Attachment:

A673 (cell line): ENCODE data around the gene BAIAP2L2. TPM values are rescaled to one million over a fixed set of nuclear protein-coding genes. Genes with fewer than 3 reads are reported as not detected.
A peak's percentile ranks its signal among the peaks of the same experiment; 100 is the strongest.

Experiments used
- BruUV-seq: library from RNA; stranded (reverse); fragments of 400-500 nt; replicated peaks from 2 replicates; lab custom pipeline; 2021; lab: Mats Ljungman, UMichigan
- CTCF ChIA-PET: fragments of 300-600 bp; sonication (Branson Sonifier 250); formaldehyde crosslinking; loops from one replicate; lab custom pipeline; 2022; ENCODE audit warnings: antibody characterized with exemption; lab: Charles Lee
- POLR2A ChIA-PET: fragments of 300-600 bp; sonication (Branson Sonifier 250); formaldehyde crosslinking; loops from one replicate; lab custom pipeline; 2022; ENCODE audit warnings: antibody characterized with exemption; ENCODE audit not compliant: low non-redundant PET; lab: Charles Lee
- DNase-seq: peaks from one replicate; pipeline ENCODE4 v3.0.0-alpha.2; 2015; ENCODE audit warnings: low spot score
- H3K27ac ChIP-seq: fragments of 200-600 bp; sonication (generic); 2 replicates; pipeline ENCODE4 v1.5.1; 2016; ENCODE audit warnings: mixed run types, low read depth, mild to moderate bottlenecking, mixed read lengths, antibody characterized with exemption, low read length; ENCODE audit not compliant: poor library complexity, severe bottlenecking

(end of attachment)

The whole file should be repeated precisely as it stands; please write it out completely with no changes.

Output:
A673 (cell line): ENCODE data around the gene BAIAP2L2. TPM values are rescaled to one million over a fixed set of nuclear protein-coding genes. Genes with fewer than 3 reads are reported as not detected.
A peak's percentile ranks its signal among the peaks of the same experiment; 100 is the strongest.

Experiments used
- BruUV-seq: library from RNA; stranded (reverse); fragments of 400-500 nt; replicated peaks from 2 replicates; lab custom pipeline; 2021; lab: Mats Ljungman, UMichigan
- CTCF ChIA-PET: fragments of 300-600 bp; sonication (Branson Sonifier 250); formaldehyde crosslinking; loops from one replicate; lab custom pipeline; 2022; ENCODE audit warnings: antibody characterized with exemption; lab: Charles Lee
- POLR2A ChIA-PET: fragments of 300-600 bp; sonication (Branson Sonifier 250); formaldehyde crosslinking; loops from one replicate; lab custom pipeline; 2022; ENCODE audit warnings: antibody characterized with exemption; ENCODE audit not compliant: low non-redundant PET; lab: Charles Lee
- DNase-seq: peaks from one replicate; pipeline ENCODE4 v3.0.0-alpha.2; 2015; ENCODE audit warnings: low spot score
- H3K27ac ChIP-seq: fragments of 200-600 bp; sonication (generic); 2 replicates; pipeline ENCODE4 v1.5.1; 2016; ENCODE audit warnings: mixed run types, low read depth, mild to moderate bottlenecking, mixed read lengths, antibody characterized with exemption, low read length; ENCODE audit not compliant: poor library complexity, severe bottlenecking